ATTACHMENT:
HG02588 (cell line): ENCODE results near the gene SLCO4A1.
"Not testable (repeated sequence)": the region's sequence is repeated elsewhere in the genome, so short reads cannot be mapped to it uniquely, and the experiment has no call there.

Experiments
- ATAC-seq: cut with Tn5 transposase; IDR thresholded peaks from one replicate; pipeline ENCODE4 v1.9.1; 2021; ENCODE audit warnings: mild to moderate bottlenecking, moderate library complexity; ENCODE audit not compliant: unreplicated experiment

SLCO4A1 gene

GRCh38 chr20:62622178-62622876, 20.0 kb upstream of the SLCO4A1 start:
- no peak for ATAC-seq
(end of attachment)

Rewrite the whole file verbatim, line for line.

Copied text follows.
HG02588 (cell line): ENCODE results near the gene SLCO4A1.
"Not testable (repeated sequence)": the region's sequence is repeated elsewhere in the genome, so short reads cannot be mapped to it uniquely, and the experiment has no call there.

Experiments
- ATAC-seq: cut with Tn5 transposase; IDR thresholded peaks from one replicate; pipeline ENCODE4 v1.9.1; 2021; ENCODE audit warnings: mild to moderate bottlenecking, moderate library complexity; ENCODE audit not compliant: unreplicated experiment

SLCO4A1 gene

GRCh38 chr20:62622178-62622876, 20.0 kb upstream of the SLCO4A1 start:
- no peak for ATAC-seq